While Kotex had been readying its 100th- anniversary campaign for some time, the sexual disparities in the COVID-19-charged climate changed it in unexpected ways. Juanita Pelaez, vice president, global adult and feminine care for Kimberly-Clark, explains how harsh new economic statistics from the pandemic enriched the global “She Can” campaign.
Marketing Daily: “She Can” is aimed at pushing back against period stigma and making products more accessible. As you were pulling the program together, the pandemic kept spreading. How did that impact the plan?
Juanita Pelaez: It changed our celebration. First, it really validated our global brand purpose, which is that a period should never get in the way of a woman’s progress.
We’ve all seen that, as the world has focused on COVID-19 for the last 12 weeks or so, the economic impact has been hard on women and girls. More women have lost their jobs than men, and 73% of all healthcare workers, also hard-hit, are women. So we decided to turn what was going to be a celebration into a platform that we hope will help open doors for girls for years to come.
MD: Talk to us about the reduction of period stigma. Why is this so important?
Pelaez: There are 80 million people
menstruating every day, and 100 million girls are falling behind in schools because of stigma and lack of products.
Around the world, 743 million girls in 185 countries are out of school right now. We’ve long believed that donating products helps -- it prevents them from missing school. We want to boost self-esteem and end period shaming. We want people to have real conversations about this topic.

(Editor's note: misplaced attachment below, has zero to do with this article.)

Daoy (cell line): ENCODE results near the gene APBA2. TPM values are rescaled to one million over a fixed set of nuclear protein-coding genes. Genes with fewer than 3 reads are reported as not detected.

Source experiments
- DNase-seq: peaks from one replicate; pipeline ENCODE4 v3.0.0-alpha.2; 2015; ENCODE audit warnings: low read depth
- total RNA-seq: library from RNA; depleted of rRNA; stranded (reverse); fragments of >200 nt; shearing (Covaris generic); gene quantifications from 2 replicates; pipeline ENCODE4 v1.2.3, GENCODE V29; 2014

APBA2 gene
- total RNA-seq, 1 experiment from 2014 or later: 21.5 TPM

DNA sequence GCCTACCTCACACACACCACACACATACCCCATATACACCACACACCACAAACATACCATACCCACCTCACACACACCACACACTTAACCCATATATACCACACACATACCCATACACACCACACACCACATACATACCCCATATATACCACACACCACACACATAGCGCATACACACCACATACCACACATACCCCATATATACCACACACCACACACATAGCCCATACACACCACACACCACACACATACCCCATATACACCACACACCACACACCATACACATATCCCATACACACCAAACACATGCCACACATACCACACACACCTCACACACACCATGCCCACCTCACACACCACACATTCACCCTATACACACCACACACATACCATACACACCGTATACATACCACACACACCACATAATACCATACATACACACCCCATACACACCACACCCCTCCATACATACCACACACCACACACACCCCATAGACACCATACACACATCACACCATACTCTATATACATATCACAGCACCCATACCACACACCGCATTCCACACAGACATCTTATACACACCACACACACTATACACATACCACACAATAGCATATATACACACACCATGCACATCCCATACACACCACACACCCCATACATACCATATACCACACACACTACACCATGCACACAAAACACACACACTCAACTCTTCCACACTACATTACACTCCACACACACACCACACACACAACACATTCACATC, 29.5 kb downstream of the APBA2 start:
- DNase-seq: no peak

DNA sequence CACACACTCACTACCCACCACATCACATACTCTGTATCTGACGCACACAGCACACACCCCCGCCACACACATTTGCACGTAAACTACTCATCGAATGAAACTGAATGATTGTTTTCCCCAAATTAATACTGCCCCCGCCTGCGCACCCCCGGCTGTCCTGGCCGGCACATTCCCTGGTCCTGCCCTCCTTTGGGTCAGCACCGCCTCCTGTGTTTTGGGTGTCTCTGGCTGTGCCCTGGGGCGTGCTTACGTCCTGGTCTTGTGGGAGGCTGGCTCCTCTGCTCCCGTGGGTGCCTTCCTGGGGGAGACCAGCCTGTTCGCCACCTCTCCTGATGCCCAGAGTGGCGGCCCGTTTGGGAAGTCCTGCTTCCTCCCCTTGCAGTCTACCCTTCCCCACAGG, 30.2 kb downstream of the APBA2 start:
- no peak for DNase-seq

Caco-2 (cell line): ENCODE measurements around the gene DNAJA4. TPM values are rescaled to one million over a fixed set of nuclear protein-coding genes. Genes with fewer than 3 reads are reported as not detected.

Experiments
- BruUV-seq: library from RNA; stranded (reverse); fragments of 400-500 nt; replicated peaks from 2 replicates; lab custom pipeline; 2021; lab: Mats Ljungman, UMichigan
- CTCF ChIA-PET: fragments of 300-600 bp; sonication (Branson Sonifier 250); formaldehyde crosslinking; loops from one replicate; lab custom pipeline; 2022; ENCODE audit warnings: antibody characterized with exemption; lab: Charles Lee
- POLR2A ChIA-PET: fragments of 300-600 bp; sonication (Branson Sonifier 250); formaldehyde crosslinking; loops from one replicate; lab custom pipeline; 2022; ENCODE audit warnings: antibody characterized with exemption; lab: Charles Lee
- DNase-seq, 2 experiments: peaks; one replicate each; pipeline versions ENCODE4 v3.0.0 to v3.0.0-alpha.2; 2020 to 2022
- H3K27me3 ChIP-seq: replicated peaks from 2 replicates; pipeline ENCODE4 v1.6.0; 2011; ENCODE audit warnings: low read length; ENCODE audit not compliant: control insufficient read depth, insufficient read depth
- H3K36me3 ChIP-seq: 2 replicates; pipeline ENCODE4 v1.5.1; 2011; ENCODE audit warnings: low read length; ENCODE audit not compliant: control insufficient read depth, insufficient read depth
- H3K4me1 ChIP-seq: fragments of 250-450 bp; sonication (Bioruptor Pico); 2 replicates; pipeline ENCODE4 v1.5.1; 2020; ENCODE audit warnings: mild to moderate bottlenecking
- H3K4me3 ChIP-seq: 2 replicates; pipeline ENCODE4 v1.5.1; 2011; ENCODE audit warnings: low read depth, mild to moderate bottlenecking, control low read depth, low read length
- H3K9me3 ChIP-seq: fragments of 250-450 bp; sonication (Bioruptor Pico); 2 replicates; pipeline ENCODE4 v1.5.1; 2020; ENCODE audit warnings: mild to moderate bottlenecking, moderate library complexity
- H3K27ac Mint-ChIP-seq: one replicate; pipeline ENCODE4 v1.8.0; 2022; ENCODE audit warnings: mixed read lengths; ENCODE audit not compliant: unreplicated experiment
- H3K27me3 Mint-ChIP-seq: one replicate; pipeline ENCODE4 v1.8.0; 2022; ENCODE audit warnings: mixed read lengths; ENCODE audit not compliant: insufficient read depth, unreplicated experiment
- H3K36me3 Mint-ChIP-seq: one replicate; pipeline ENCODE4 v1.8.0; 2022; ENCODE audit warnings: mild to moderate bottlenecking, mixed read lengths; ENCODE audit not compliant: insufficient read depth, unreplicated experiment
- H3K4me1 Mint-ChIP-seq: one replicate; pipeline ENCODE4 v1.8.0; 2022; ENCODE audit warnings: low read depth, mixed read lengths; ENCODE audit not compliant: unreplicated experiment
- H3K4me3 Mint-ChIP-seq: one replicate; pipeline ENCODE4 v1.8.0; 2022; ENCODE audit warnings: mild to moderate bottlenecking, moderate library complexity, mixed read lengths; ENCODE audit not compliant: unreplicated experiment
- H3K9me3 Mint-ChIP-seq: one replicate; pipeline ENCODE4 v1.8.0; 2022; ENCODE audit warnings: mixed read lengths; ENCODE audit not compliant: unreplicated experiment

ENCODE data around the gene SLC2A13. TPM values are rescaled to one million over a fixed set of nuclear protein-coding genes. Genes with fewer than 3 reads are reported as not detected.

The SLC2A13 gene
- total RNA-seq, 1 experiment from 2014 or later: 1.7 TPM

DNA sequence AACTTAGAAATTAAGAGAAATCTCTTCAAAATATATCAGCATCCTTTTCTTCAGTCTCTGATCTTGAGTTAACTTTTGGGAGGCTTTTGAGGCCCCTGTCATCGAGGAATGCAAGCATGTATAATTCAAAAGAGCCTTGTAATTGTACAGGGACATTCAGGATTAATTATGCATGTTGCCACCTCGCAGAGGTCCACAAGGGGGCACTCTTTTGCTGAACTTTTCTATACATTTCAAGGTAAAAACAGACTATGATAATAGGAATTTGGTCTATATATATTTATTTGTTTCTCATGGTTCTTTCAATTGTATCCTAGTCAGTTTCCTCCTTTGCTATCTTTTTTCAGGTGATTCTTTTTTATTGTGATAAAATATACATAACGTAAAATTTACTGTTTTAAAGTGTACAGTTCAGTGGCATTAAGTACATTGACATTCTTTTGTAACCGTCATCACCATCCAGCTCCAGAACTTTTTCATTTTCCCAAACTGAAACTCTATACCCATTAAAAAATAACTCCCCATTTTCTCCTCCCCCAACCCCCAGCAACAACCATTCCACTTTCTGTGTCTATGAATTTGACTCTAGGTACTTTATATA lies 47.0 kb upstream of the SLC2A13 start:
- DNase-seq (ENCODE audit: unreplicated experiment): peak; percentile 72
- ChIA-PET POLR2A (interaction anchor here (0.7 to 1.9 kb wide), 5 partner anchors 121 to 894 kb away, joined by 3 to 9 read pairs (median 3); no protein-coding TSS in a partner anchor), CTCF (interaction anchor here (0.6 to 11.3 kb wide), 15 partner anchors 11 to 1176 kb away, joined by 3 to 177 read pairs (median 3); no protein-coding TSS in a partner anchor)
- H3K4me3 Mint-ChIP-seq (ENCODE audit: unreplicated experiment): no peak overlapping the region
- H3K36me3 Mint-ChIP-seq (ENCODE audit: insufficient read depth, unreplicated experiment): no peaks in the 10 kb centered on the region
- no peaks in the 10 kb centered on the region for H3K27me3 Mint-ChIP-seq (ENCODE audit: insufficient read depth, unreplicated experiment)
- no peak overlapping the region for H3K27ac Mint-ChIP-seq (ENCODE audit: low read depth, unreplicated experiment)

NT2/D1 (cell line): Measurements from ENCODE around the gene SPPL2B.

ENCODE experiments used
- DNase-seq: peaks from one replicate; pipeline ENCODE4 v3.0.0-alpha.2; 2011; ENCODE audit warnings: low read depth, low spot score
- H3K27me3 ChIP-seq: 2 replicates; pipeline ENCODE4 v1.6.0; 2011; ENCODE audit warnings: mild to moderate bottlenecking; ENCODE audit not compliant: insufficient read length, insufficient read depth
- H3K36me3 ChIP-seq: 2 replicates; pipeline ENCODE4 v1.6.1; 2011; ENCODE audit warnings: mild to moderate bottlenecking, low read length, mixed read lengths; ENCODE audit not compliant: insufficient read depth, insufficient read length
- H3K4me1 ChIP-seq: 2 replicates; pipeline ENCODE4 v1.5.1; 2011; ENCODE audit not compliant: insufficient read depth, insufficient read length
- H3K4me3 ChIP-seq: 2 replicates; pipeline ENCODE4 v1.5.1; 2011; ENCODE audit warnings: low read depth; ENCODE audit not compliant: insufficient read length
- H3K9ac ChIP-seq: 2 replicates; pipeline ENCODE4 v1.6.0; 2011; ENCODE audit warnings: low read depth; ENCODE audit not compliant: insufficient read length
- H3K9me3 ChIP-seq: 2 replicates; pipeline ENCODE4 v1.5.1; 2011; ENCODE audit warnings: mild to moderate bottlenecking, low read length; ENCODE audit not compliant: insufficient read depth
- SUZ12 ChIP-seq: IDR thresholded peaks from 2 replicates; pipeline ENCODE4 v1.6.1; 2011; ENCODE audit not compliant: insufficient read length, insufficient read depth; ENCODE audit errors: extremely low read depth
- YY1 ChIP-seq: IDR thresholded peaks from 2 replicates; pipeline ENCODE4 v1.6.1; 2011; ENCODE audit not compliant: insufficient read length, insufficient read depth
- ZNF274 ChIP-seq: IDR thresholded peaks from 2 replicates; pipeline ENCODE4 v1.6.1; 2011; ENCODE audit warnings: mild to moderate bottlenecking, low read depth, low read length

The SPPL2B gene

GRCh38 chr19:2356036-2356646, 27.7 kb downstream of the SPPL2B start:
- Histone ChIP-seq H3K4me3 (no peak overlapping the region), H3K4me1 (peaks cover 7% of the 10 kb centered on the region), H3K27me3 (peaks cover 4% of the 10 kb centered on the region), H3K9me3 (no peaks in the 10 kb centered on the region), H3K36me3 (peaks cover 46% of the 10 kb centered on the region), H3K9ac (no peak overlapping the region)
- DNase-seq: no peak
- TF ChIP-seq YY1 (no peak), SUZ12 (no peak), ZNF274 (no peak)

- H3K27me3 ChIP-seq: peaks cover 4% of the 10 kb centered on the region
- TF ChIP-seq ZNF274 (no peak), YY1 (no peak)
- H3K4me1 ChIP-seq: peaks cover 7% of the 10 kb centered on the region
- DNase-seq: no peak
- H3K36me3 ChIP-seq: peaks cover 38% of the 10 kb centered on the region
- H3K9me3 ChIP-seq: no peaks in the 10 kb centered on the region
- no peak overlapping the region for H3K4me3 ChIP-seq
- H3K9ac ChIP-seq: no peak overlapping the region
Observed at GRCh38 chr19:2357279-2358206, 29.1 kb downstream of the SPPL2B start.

MD: How have things changed in recent years?
Pelaez: Marketing these products has always focused
more on embarrassment. Even six or seven years ago, it was still all about women wearing white pants, worrying about stains.
Girls today are different. They’re more open. They’re more in sync with the planet, and care about the environment. They’re more into individuality and they have big dreams. They don’t want society to pressure them and tell them what should make them happy. And of course, they’re much more digital.
MD: Many other brands have carved out a place for themselves in this category -- mainstream brands like Always and Tampax, but also many smaller D2C companies. How do you stay true to the brand with an effort like this?
Pelaez: The most important thing to make sure we truly live up to our purpose and that we do it in a Kotex way. We’ve donated more than 20 million products, we support schools. And with this $2.5 million effort, we hope to reach a total of 1.6 million individuals, and help women and girls confidently manage periods. We’ve got our employees active in the cause too.
It doesn’t bother us that other brands are active in this cause, too. The more organizations behind the cause, the more we can be sure that we actually will make a difference and change the world.